The Royal Bengal Tiger has been sighted at an altitude of 3,165 m above sea level for the first time in Nepal, raising concerns about the impact of global warming on wildlife.
The departments of forest and soil conservation, and national parks and wildlife conservation, confirmed it to be the first sighting of a “big cat” at such a high altitude, reports Hindustan Times citing ANI.
“The majestic Royal Bengal Tiger (Panthera Tigris), the largest of all Asian big cats, was captured on November 13 and November 21 at an elevation of 3,165 m by a camera trap set up in a forest in Illam district of eastern Nepal. It is the country’s very first photographic evidence of tiger sighting in the mountains of the eastern region,” a joint press release issued by the two departments read.
After spotting tigers at the high altitude of the Himalayas in Nepal for the first time, both the departments stressed the need for special attention in the area where lynxes were also spotted lately.
“This sighting demonstrates the importance of the Kanchenjunga Landscape in eastern Nepal, and it needs special attention since the forests provide connectivity to India’s Singalia National Park in north Sikkim and Dooars in North Bengal,” the release stated.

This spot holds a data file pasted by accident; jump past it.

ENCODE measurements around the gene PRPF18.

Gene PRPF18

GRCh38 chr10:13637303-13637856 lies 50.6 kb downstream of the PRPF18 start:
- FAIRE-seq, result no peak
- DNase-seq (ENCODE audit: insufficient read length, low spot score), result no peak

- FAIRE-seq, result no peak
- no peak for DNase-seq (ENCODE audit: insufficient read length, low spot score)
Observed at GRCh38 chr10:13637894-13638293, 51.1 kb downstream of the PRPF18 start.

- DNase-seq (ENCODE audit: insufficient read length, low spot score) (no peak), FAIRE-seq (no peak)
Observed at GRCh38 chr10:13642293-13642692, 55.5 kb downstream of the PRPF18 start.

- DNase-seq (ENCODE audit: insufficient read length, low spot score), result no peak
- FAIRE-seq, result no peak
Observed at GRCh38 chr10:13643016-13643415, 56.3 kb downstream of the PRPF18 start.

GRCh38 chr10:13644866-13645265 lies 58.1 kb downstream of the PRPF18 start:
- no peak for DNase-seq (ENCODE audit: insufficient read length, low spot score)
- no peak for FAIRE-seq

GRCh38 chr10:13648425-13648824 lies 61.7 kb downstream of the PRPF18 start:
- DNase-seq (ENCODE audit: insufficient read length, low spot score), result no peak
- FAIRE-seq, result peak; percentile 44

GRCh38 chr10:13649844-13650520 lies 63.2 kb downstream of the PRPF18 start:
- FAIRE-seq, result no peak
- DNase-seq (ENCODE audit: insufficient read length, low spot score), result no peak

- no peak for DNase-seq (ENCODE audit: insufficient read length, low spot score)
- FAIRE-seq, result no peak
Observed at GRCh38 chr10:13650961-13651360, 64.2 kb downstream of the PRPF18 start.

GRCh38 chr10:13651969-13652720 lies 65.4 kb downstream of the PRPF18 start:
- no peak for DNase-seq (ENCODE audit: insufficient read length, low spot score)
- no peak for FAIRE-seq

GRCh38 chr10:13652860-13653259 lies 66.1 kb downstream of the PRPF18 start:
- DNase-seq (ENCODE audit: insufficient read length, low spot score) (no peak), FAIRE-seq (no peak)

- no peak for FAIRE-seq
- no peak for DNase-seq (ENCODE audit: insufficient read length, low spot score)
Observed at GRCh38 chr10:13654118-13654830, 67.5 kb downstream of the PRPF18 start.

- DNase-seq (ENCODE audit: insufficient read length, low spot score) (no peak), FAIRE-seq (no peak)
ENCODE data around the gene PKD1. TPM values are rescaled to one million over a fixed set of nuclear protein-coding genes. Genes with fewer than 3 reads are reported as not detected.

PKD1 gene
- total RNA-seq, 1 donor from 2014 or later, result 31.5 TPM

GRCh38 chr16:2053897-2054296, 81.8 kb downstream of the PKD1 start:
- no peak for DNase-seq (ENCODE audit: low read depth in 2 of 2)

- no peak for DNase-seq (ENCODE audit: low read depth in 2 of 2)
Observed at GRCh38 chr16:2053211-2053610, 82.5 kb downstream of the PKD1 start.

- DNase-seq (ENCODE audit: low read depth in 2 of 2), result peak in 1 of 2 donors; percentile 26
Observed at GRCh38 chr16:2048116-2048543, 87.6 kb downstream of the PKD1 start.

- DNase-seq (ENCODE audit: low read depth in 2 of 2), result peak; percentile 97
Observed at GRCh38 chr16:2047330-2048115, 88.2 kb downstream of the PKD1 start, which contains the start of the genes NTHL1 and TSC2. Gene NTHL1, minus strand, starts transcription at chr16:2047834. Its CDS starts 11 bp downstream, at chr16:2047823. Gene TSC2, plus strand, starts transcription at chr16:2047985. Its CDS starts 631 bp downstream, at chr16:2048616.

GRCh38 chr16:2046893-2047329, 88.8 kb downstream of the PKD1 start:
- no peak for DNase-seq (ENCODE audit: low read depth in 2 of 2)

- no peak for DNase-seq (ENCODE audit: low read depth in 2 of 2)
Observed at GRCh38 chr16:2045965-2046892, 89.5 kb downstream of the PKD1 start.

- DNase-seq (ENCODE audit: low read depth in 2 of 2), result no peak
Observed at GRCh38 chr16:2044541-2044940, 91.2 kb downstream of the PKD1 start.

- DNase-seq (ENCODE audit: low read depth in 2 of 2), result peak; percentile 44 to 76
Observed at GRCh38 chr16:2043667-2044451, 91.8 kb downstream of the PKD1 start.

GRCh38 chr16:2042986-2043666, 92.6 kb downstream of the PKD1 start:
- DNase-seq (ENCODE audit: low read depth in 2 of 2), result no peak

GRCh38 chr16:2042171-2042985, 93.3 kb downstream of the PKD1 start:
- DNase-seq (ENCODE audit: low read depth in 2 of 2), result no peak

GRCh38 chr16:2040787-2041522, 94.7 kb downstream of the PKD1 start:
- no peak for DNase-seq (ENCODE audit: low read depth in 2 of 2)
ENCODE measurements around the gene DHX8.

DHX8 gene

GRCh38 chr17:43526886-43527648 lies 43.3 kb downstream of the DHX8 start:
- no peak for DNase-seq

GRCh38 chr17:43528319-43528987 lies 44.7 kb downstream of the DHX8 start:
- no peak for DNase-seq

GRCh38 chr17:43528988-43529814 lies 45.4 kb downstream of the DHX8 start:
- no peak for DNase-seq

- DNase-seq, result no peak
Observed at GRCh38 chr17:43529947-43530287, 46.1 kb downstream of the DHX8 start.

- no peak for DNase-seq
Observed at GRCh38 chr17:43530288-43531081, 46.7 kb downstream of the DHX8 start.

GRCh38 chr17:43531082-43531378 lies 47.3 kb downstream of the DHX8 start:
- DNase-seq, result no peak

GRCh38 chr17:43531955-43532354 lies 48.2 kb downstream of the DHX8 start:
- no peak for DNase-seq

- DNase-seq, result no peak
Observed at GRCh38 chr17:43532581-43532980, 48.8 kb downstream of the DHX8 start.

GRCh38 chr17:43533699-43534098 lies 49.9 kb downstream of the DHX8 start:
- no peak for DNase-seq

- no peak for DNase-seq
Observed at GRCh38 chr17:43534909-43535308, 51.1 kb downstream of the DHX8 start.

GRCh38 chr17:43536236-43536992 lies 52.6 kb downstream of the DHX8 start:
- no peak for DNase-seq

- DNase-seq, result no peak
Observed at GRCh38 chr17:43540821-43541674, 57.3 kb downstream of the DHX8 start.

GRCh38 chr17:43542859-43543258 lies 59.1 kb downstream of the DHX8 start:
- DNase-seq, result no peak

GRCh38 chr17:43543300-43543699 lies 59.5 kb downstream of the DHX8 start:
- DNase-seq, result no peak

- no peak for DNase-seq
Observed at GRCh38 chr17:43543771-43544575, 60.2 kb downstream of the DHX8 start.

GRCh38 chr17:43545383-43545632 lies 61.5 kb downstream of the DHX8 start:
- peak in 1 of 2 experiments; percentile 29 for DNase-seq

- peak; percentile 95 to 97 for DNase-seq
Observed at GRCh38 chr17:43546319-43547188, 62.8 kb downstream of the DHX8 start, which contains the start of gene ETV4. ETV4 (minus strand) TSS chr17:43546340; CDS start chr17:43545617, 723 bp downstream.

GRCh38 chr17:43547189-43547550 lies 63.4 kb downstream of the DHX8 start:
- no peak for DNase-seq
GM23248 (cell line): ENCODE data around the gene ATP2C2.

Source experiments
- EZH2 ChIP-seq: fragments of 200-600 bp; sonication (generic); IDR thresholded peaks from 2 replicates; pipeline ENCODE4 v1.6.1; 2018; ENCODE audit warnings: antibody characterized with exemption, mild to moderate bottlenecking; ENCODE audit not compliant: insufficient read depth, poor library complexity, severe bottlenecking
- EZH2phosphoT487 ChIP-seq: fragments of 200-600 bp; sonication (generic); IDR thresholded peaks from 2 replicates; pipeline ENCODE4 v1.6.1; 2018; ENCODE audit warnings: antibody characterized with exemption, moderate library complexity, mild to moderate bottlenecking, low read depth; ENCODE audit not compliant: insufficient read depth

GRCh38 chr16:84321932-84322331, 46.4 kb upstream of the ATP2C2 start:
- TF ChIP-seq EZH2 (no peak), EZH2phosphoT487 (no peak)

Earlier, Bhutan had captured a tiger on camera at an altitude of 4,038 m in 2018, while India’s Arunachal Pradesh recorded a sighting at Dibang Valley at an elevation of 3,630 m.
Sighting of the tiger at such elevations has raised concerns about the impact of global warming as well as possible depletion of habitats of the carnivore, which is enlisted as an endangered species.
World Tiger Statistics released in 2016 had recorded a total of 2,226 big cats in India, 433 in Russia, 371 in Indonesia, 250 in Malaysia, 198 in Nepal, 189 in Thailand, 106 in Bangladesh, 103 in Bhutan, seven in China, five in Vietnam and two in Laos.
On World Tiger Day on July 29 this year, Nepali Prime Minister K P Sharma Oli had mentioned that global warming is hampering tiger conservation.
“Despite the efforts being made by the countries hosting the tigers, depletion of vegetation, increased human-wildlife conflict, poaching and hunting, illegal trade of animal organs, the danger of climate change and various diseases have increased the challenges in the field of tiger conservation,” Oli said.
In the last census in 2018, Nepal counted a total of 235 tigers. As per the latest census, there are 93 tigers at Chitwan National Park, 87 in Bardiya National Park, 16 in Shuklaphanta, 21 in Banke and 18 in Parsa.
The number had increased from the preceding five years. In 2013, the Chitwan National Park had recorded 120 tigers, Baridya 50, Suklaphanta 17, Parsa seven, and Banke four tigers, taking the number to 198.
In 2009, the number of tigers was recorded at 121. At the end of the last decade, Nepal, along with 13 other countries, had agreed on a framework to double the number of the carnivore.
Nepal has set a target of taking the number of tigers to 250 by 2022 when the next tiger census takes place. Currently, tigers are found in five national parks in the Tarai Arc Landscape covering 18 districts and seven biological corridors in the plains of Nepal.
The Royal Bengal Tiger is listed as “Endangered” in the International Union for Nature Conservation (IUCN) Red List of Threatened Species and protected in Nepal.